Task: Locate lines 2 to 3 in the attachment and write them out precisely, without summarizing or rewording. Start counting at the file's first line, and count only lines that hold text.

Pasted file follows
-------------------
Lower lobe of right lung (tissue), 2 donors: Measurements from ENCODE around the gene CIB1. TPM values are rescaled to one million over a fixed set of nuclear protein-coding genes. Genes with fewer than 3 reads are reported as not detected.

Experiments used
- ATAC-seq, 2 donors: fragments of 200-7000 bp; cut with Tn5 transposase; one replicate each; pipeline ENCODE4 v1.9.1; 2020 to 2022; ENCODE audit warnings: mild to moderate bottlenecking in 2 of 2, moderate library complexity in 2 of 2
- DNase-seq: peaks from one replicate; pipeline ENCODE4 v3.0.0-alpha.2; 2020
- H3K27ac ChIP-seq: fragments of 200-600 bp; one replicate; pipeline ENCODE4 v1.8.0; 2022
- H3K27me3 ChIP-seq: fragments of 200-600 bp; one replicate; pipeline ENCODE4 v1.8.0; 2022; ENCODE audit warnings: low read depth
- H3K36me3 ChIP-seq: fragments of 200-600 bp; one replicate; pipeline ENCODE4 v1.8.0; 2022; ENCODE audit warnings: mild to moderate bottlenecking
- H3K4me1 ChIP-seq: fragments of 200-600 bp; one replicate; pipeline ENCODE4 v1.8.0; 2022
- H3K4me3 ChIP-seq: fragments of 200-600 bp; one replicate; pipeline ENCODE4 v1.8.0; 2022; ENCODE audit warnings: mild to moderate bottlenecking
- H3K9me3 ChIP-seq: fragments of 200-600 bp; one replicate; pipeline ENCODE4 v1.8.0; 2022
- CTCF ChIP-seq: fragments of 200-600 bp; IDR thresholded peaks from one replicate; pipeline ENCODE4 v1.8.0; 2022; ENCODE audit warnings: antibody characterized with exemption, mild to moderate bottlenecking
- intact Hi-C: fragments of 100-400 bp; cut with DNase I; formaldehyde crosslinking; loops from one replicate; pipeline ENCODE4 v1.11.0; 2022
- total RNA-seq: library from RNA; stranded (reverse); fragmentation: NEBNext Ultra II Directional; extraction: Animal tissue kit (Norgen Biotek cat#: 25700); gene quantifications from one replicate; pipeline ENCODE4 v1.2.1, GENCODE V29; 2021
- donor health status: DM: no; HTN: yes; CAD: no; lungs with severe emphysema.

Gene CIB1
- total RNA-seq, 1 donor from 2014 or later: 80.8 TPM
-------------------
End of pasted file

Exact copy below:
Experiments used
- ATAC-seq, 2 donors: fragments of 200-7000 bp; cut with Tn5 transposase; one replicate each; pipeline ENCODE4 v1.9.1; 2020 to 2022; ENCODE audit warnings: mild to moderate bottlenecking in 2 of 2, moderate library complexity in 2 of 2